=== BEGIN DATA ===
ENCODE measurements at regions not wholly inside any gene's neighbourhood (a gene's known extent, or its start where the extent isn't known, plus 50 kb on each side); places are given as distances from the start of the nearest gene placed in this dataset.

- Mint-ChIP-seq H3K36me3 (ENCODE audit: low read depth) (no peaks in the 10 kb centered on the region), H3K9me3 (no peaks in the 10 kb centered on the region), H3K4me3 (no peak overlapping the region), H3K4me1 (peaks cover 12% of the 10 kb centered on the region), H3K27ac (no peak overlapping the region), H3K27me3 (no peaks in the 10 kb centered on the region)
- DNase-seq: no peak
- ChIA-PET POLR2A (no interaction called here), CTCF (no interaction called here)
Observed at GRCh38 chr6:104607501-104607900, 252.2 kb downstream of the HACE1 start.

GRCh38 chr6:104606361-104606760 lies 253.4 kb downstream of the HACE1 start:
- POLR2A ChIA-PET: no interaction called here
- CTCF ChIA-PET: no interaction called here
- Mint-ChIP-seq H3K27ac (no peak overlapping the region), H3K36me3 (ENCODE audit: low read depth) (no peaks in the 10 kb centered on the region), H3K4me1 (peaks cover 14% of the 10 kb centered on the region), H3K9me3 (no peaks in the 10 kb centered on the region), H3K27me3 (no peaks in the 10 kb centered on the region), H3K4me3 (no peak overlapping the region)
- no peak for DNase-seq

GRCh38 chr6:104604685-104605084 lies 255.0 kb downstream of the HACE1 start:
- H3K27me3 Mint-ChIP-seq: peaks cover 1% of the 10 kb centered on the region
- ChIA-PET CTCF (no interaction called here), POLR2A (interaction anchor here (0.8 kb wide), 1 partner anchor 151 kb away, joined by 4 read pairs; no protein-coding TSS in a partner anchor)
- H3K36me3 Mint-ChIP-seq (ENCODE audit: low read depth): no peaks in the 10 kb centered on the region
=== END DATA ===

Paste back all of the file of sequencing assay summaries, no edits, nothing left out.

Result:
ENCODE measurements at regions not wholly inside any gene's neighbourhood (a gene's known extent, or its start where the extent isn't known, plus 50 kb on each side); places are given as distances from the start of the nearest gene placed in this dataset.

- Mint-ChIP-seq H3K36me3 (ENCODE audit: low read depth) (no peaks in the 10 kb centered on the region), H3K9me3 (no peaks in the 10 kb centered on the region), H3K4me3 (no peak overlapping the region), H3K4me1 (peaks cover 12% of the 10 kb centered on the region), H3K27ac (no peak overlapping the region), H3K27me3 (no peaks in the 10 kb centered on the region)
- DNase-seq: no peak
- ChIA-PET POLR2A (no interaction called here), CTCF (no interaction called here)
Observed at GRCh38 chr6:104607501-104607900, 252.2 kb downstream of the HACE1 start.

GRCh38 chr6:104606361-104606760 lies 253.4 kb downstream of the HACE1 start:
- POLR2A ChIA-PET: no interaction called here
- CTCF ChIA-PET: no interaction called here
- Mint-ChIP-seq H3K27ac (no peak overlapping the region), H3K36me3 (ENCODE audit: low read depth) (no peaks in the 10 kb centered on the region), H3K4me1 (peaks cover 14% of the 10 kb centered on the region), H3K9me3 (no peaks in the 10 kb centered on the region), H3K27me3 (no peaks in the 10 kb centered on the region), H3K4me3 (no peak overlapping the region)
- no peak for DNase-seq

GRCh38 chr6:104604685-104605084 lies 255.0 kb downstream of the HACE1 start:
- H3K27me3 Mint-ChIP-seq: peaks cover 1% of the 10 kb centered on the region
- ChIA-PET CTCF (no interaction called here), POLR2A (interaction anchor here (0.8 kb wide), 1 partner anchor 151 kb away, joined by 4 read pairs; no protein-coding TSS in a partner anchor)
- H3K36me3 Mint-ChIP-seq (ENCODE audit: low read depth): no peaks in the 10 kb centered on the region